Data breaches increased 49 percent in 2014

Netherlands-based digital security firm Gemalto released a report this month, announcing that data breaches increased by 49 percent in 2014. 

The report went on to say that nearly 1 billion data records were compromised in 1,500 attacks over the course of the year, representing a 78 percent increase in the number of data records lost or stolen in 2013. Identity theft was the most common type of attack, with 54 percent of the breaches involving the theft of sensitive personal information. This data included names, email addresses, passwords, banking information, health details and Social Security numbers.

According to Gemalto, less than 4 percent of the data that was stolen was encrypted. This means that encrypted data is much more secure from the advances of hackers, and it also means that the majority of companies, organizations and retailers are not yet encrypting their information.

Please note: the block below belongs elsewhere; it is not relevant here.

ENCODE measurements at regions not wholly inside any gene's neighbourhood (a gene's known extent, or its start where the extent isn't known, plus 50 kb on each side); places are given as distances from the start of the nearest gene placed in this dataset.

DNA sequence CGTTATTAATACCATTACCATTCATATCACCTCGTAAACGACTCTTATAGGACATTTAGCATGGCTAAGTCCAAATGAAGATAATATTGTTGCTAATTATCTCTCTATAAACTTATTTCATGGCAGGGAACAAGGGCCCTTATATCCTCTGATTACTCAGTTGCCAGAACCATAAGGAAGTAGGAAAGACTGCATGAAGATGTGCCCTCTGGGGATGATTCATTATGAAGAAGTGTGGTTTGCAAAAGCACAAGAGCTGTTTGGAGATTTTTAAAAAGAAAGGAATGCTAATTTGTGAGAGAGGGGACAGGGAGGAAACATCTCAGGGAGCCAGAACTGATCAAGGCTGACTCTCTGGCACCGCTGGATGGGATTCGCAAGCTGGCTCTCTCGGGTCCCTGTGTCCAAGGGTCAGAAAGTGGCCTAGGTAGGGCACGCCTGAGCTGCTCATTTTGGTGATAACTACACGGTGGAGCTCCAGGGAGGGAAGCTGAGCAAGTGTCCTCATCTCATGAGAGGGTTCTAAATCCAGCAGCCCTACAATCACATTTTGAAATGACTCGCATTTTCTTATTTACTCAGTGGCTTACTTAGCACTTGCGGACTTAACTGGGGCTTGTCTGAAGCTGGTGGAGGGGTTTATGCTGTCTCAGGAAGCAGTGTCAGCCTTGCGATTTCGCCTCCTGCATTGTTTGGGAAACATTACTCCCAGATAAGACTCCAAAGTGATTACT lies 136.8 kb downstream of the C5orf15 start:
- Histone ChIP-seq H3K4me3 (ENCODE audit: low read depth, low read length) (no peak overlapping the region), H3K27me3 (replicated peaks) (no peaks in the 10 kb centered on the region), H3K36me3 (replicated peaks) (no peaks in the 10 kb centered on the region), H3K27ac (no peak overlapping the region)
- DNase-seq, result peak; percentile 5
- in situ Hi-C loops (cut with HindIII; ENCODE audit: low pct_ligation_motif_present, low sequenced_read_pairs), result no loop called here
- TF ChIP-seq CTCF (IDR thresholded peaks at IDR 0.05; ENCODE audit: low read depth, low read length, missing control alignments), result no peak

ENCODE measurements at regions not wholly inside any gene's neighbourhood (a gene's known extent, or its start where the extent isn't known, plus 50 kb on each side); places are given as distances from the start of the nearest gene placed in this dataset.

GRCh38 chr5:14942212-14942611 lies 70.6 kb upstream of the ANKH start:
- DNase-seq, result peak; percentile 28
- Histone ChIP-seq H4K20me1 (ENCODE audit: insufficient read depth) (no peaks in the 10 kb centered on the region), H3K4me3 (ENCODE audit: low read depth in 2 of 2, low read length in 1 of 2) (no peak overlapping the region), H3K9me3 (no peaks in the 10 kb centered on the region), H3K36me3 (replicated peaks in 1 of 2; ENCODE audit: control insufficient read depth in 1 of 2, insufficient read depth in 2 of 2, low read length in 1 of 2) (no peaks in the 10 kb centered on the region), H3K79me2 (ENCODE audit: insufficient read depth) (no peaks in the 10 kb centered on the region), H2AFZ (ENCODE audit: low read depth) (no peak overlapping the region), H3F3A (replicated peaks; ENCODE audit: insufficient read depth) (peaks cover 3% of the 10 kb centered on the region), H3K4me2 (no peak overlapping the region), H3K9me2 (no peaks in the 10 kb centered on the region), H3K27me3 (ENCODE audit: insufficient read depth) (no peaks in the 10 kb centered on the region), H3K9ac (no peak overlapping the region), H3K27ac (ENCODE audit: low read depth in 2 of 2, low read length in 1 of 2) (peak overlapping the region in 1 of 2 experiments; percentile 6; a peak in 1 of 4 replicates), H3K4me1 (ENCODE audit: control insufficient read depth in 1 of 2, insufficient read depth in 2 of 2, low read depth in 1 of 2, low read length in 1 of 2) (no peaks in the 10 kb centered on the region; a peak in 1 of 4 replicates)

The retail industry was seen to suffer the most breaches of any sector, increasing from 55 percent of total breaches last year from 29 percent in 2013. 

"We're clearly seeing a shift in the tactics of cybercriminals, with long-term identity theft becoming more of a goal than the immediacy of stealing a credit card number," Jason Hart, vice president of cloud services, identity and data protection at Gemalto, commented to The Wall Street Journal.

If you're concerned that your company's data isn't as secure as it could be, try upgrading your credit card payment software so that you can rest assured you're engaging the most sophisticated and cutting-edge technology to protect your customer's personal information and your company's reputation. Cybercriminals will never stop trying to hack into retail systems, which is why it's crucial to keep your point of sale system updated. 

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